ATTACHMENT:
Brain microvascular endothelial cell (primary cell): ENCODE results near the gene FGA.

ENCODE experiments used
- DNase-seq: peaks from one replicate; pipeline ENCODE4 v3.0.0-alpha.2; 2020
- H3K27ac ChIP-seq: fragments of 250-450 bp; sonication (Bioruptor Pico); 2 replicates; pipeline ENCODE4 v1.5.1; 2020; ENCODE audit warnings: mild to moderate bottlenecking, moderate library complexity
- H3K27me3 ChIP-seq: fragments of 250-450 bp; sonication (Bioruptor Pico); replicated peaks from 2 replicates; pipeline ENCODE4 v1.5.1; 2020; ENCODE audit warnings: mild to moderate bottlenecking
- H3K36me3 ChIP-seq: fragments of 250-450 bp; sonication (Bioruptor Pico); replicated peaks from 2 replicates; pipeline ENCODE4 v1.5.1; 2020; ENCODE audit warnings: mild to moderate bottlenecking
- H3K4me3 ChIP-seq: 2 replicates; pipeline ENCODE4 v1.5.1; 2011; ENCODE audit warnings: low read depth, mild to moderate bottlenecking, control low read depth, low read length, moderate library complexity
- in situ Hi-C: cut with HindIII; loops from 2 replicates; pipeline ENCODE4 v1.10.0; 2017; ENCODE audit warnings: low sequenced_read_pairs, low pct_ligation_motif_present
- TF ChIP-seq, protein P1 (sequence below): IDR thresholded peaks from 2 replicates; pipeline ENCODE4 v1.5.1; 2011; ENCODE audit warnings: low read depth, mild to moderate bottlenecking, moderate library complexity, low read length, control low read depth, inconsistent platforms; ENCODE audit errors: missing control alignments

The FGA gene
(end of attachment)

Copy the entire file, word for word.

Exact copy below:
Brain microvascular endothelial cell (primary cell): ENCODE results near the gene FGA.

ENCODE experiments used
- DNase-seq: peaks from one replicate; pipeline ENCODE4 v3.0.0-alpha.2; 2020
- H3K27ac ChIP-seq: fragments of 250-450 bp; sonication (Bioruptor Pico); 2 replicates; pipeline ENCODE4 v1.5.1; 2020; ENCODE audit warnings: mild to moderate bottlenecking, moderate library complexity
- H3K27me3 ChIP-seq: fragments of 250-450 bp; sonication (Bioruptor Pico); replicated peaks from 2 replicates; pipeline ENCODE4 v1.5.1; 2020; ENCODE audit warnings: mild to moderate bottlenecking
- H3K36me3 ChIP-seq: fragments of 250-450 bp; sonication (Bioruptor Pico); replicated peaks from 2 replicates; pipeline ENCODE4 v1.5.1; 2020; ENCODE audit warnings: mild to moderate bottlenecking
- H3K4me3 ChIP-seq: 2 replicates; pipeline ENCODE4 v1.5.1; 2011; ENCODE audit warnings: low read depth, mild to moderate bottlenecking, control low read depth, low read length, moderate library complexity
- in situ Hi-C: cut with HindIII; loops from 2 replicates; pipeline ENCODE4 v1.10.0; 2017; ENCODE audit warnings: low sequenced_read_pairs, low pct_ligation_motif_present
- TF ChIP-seq, protein P1 (sequence below): IDR thresholded peaks from 2 replicates; pipeline ENCODE4 v1.5.1; 2011; ENCODE audit warnings: low read depth, mild to moderate bottlenecking, moderate library complexity, low read length, control low read depth, inconsistent platforms; ENCODE audit errors: missing control alignments

The FGA gene